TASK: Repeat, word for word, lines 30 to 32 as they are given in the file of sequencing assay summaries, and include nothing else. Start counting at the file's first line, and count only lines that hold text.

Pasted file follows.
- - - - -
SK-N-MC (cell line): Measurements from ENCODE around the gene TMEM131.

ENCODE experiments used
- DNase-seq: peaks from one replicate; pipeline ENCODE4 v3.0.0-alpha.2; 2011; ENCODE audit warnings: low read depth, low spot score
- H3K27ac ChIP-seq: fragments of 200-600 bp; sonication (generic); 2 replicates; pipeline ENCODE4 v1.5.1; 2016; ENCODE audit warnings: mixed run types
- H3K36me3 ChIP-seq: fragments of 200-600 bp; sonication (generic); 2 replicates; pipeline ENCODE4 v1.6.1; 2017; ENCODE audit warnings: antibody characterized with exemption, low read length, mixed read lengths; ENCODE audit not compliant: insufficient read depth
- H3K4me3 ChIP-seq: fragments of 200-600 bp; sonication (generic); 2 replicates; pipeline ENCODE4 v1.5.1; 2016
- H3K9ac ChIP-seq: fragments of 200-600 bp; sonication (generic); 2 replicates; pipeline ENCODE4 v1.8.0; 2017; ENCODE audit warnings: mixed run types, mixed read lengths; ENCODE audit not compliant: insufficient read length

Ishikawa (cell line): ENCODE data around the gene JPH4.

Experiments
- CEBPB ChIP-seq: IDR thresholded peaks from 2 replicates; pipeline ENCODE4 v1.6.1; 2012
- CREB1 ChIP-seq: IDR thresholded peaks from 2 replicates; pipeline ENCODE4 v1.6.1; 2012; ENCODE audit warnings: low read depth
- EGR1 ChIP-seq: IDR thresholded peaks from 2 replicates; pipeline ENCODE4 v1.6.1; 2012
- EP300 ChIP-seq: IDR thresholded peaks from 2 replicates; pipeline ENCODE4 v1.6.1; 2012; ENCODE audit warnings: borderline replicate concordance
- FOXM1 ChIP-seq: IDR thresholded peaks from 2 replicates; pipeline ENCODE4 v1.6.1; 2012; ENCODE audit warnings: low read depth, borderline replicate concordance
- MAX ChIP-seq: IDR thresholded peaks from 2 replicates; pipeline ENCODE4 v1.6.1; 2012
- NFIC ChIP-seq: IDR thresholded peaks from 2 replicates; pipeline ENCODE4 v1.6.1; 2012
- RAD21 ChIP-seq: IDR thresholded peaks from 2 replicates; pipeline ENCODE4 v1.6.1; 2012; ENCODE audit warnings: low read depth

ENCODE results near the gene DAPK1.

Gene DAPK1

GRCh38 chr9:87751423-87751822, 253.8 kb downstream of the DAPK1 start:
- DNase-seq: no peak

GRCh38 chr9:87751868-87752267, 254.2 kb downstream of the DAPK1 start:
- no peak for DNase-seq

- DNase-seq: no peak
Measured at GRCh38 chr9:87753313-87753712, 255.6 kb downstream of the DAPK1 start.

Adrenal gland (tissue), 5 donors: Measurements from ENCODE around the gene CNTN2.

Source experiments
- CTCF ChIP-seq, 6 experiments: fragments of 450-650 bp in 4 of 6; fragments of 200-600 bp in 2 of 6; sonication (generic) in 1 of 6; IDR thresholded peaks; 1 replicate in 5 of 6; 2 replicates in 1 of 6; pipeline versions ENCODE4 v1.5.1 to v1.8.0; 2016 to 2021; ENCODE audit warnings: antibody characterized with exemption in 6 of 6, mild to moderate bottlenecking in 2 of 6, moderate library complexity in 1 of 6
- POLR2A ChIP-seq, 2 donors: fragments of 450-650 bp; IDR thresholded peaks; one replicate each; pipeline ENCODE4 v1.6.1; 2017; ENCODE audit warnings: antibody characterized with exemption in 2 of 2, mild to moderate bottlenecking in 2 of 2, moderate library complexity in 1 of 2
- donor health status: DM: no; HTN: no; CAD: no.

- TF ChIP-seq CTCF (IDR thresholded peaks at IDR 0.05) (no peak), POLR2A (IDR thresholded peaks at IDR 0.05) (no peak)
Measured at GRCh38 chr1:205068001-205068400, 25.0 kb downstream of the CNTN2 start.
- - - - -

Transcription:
- donor health status: DM: no; HTN: no; CAD: no.

- TF ChIP-seq CTCF (IDR thresholded peaks at IDR 0.05) (no peak), POLR2A (IDR thresholded peaks at IDR 0.05) (no peak)
Measured at GRCh38 chr1:205068001-205068400, 25.0 kb downstream of the CNTN2 start.